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How to help your child grow a savings habit in 2023 and beyond
How to help children start a savings habit (Alamy/PA)
It’s never too early to teach kids about saving money. By Vicky Shaw.
Whether you’re helping them put aside a bit of their own pocket money, or putting some funds away for the longer term, supporting your child in starting a savings habit in 2023 could reap big rewards.
“Getting children into the savings habit at a young age is a wise move to teach them the value of money,” says Rachel Springall, a finance expert at Money Facts.
“There are a variety of pocket money apps out there, which may it easy to keep track of and demonstrate the importance of saving money for a rainy day.”
Children can even use spending cards which have had money pre-loaded onto them and are linked to pocket money apps, helping them gain an understanding of saving and budgeting from an early age. Parents should make sure they are aware of any fees involved, however.
Depending on the child’s age, they may also be able to have their own bank card, which could help them to feel more responsible for their own spending and saving decisions.
NatWest and HSBC UK, for example, offer accounts where children can use a contactless debit card from the age of 11. Children using these cards cannot go into debt on them. Cards are optional and it is up to parents whether or not their child has one. NatWest also offers the Rooster Money app, which has parental controls.
For very young children, a good old-fashioned piggy bank or jar will help them see their savings grow. But bear in mind they obviously won’t be earning interest while cash is sitting at home – which may be particularly problematic during the current period of high inflation, where larger sums are involved.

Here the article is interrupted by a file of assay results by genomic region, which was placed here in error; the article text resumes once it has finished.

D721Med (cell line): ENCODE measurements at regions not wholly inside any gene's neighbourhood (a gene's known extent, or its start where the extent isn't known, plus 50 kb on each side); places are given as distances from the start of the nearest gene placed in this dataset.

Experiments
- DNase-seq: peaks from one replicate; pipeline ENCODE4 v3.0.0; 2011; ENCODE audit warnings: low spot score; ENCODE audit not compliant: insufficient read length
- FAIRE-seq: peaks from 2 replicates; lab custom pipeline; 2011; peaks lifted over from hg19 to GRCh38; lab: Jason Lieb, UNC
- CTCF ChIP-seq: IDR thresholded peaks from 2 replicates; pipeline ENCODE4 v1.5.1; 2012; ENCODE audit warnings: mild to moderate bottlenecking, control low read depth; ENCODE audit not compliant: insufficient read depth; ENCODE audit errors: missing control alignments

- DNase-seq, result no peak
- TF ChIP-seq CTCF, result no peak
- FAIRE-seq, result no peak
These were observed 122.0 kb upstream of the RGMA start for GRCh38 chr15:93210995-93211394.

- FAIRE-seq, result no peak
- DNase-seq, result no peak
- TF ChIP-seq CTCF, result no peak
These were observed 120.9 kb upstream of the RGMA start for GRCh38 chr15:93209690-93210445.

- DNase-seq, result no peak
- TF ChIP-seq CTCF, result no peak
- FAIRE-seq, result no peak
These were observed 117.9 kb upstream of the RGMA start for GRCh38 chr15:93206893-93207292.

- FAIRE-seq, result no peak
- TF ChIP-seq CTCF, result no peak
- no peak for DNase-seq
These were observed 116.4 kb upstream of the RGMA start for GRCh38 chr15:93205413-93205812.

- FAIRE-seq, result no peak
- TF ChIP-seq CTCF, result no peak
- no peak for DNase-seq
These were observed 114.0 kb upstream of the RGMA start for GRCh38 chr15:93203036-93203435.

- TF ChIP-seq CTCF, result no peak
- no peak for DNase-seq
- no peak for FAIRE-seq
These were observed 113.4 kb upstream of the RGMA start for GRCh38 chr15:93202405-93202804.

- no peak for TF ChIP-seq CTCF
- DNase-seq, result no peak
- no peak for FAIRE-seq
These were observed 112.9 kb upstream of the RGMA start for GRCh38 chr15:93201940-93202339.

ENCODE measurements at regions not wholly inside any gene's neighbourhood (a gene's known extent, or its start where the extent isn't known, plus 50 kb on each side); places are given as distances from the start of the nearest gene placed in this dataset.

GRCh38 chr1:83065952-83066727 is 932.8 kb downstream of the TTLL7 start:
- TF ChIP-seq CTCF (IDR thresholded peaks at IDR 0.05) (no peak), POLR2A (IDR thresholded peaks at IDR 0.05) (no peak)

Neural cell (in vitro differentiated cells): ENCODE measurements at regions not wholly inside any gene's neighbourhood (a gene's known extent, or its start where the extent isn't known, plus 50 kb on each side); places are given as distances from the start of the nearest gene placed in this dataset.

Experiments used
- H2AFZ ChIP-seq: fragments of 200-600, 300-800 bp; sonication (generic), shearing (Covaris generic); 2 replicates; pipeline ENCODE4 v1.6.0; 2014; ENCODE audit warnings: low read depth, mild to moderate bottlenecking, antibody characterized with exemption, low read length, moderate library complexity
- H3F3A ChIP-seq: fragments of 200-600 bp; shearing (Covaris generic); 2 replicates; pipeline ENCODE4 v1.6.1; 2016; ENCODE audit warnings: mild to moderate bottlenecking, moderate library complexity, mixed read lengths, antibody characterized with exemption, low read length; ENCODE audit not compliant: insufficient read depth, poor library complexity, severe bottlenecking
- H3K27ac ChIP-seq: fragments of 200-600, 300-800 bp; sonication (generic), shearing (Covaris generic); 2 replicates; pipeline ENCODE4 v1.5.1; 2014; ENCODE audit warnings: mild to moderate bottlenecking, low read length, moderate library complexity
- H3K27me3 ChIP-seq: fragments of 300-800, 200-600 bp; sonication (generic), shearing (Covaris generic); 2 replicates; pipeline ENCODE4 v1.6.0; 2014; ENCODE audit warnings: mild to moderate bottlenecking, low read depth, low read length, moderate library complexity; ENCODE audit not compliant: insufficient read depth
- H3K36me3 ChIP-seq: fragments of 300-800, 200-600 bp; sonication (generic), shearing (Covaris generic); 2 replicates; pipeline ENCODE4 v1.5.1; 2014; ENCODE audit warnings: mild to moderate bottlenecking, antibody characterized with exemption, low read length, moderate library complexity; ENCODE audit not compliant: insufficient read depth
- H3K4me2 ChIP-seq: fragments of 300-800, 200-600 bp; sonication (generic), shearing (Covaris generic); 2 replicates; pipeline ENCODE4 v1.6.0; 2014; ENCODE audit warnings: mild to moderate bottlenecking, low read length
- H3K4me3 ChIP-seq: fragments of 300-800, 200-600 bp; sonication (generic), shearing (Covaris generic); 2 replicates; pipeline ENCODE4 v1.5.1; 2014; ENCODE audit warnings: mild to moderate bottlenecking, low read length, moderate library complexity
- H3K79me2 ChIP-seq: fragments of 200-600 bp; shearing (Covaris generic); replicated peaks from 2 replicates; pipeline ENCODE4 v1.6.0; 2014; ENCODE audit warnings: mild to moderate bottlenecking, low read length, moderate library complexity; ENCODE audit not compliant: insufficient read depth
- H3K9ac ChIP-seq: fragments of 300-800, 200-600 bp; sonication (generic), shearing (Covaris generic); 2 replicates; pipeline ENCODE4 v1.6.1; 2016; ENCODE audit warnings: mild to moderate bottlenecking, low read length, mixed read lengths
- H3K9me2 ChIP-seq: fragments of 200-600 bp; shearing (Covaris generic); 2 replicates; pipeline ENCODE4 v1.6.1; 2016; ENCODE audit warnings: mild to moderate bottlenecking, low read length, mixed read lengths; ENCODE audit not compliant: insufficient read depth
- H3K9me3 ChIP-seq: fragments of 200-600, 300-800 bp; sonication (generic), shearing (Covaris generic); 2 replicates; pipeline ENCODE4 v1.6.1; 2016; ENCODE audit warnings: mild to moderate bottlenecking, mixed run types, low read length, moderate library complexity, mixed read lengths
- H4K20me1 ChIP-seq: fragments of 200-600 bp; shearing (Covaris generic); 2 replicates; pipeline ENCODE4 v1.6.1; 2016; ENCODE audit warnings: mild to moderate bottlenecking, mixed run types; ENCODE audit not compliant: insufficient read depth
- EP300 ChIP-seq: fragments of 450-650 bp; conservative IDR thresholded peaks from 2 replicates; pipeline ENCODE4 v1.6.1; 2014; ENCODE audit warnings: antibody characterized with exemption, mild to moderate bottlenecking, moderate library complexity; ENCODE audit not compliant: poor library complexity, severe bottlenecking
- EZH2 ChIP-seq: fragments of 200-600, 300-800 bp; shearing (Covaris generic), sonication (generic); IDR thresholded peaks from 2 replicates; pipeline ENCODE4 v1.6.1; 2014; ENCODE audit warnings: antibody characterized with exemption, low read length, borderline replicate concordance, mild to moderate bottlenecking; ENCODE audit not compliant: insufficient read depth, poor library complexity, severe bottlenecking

If you’re building a longer-term nest egg for your child for when they reach adulthood, a Junior Isa, or Jisa, could be a good option. Up to £9,000 can be placed into a Jisa in the 2022/23 tax year.
Money can be held in cash in a Jisa, or you could invest in a stocks and shares Jisa – which does carry the risk of the value of the savings pot going down as well as up, but may mean the pot grows bigger over the longer term.
Springall also cautions that if savings are held outside a Jisa, it may be more tempting to dip into the pot. “A Jisa removes that option. Junior Isas mature into an adult Isa when the child turns 18,” she says.
Even if parents are only putting small amounts away to help their children save, experts say they should not be put off.
“The sooner you start saving the better,” says Youssef Darwich, co-founder and CEO of family investment app Nosso.
“Don’t assume you have to lock your money away,” Darwich adds, noting that if you think the money will be needed again soon, “you should consider an easy access savings account.”
Another way to help your child’s savings grow could be to see if other family members would like to occasionally chip in, Darwich suggests. That way, your child can hopefully build up a savings pot faster and benefit from the interest earned on the contributions.